|Republic of Zambia
|Form of government
||UTC + 2
|Telephone area code
The Republic of Zambia is a landlocked country in the
transition area between Central and South Africa. With
an area of 752.614 km², the country is more than twice
the size of Germany. The republic is named after one of
the country's numerous rivers, the Zambezi. Zambia
borders on Tanzania in the northeast, Malawi in the
east, Mozambique in the southeast, Zimbabwe and Botswana
in the south, Namibia in the southwest , Angola in the
west and the Democratic Republic of the Congo in the
Thanks to the Katanga peak, which extends deep into
the Zambian state territory in the north and belongs to
the Democratic Republic of the Congo, the country is
divided into a northeastern and a southwestern region.
The largest part of the country is occupied by a high
plateau rising from south to north, which lies at an
altitude of 1,000 to 1,500 m above sea level and is
dominated by individual island mountains and mountain
ranges. The highest elevation in the country (1,848 m)
is in the Muchina Mountains, which extend from the
southern tip of the Katanga peak towards the northeast
to the border with Tanzania. To the southeast, the
mountains are bordered by the Luangwa Valley, which
continues as the Zambezi Valley. The Makuta mountains
are located northwest of the Muchina Mountains in the
border area with Tanzania.
The numerous rivers and lakes of Zambia represent
almost half of the fresh water reserves in southern
Africa. The most important river in Zambia is the
Zambezi, which flows through the country over a length
of around 1,550 m (total length 2,660 km). On the border
with Zimbabwe, the Zambezi falls over a width of 1,700 m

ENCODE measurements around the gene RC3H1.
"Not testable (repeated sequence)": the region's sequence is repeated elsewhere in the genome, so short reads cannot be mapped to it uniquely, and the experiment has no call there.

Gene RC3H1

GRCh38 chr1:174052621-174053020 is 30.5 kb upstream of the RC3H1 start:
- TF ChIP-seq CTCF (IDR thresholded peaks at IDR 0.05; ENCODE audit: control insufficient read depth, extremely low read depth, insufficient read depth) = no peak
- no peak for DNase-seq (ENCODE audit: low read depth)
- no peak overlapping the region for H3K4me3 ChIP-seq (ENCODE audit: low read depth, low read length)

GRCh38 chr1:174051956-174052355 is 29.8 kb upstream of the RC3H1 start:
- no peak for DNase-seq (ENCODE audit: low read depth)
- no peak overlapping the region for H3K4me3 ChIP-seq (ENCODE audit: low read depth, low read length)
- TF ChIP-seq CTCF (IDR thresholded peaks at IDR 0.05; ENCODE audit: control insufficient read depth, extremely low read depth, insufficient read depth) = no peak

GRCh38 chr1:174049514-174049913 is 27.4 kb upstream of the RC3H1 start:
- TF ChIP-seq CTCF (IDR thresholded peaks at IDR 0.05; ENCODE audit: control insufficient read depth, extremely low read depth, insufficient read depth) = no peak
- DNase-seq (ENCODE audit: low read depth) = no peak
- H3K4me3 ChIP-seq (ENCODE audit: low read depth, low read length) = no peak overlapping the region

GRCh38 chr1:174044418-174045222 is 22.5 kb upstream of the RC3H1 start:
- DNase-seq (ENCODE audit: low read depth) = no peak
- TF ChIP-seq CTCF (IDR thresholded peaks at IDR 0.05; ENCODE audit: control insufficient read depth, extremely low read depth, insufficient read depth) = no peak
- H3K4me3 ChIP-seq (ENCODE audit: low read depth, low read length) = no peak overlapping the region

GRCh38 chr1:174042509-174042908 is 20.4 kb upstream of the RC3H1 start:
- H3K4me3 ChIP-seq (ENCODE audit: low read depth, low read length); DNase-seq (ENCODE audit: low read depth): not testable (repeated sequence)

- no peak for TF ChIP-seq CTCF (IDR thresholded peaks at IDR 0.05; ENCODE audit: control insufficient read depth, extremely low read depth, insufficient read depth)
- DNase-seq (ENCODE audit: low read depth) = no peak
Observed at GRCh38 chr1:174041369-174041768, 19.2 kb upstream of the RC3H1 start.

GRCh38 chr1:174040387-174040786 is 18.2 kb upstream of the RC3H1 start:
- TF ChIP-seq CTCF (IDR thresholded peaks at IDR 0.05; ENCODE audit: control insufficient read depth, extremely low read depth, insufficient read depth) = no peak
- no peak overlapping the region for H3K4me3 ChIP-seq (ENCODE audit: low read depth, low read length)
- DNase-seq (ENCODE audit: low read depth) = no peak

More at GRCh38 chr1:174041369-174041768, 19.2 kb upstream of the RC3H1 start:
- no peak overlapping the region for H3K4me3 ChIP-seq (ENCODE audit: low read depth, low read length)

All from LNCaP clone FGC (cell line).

over 110 m (Victoria Falls). Other large rivers include
the Kafue in the central part of Zambia and the Luangwa
and Luapula in the east. Zambia's largest lakes include
Lake Mweru (on the border with the Democratic Republic
of the Congo), Lake Tanganyika (which also includes the
Democratic Republic of the Congo, Burundi and Tanzania)
and Lake Kariba, a reservoir.
The capital Lusaka is in the southeast of the
Zambia has a tropical climate with a rainy season
from October to April. The average rainfall in the north
is around 1,400 mm, in the south around 750 mm. The
precipitation often falls as heavy thunderstorms. In the
capital Lusaka, the average January temperature is 22 กใ
C, in July values around 16 กใ C are measured. In
general, the temperatures in the river lowlands are
somewhat higher than in the highlands.
Flora and fauna
Almost 40% of the country is covered with forests.
In the southwest there is rain forest, in the river
valleys and on the high plateau deciduous dry forests
(with baobab and mukunya trees) or evergreen forests. In
the flooded areas, grasslands and swamps dominate with
extensive papyrus growth. The central part of the
country is characterized by wet savannah with open
grasslands and individual groups of trees (acacias).
The wildlife in Zambia is one of the most biodiverse
on the African continent. A total of 19 protected areas
have been established (and cover around 9% of the
country's area), the largest of which is the 22,500 km²
Kafue National Park. Larger species of mammals include
rhinos, elephants, hippos, giraffes, buffalos, monkeys,
lions, leopards, hyenas, antelopes and zebras. In the
Lochinvar National Park alone, more than 400 different
bird species were counted.
According to COUNTRYAAH, 11.28 million people live in Zambia, about 40% of
them in cities. The largest city is the capital Lusaka
with around 1.5 million residents (due to the
unregulated influx from abroad there are only
estimates). Other large cities are Ndola (population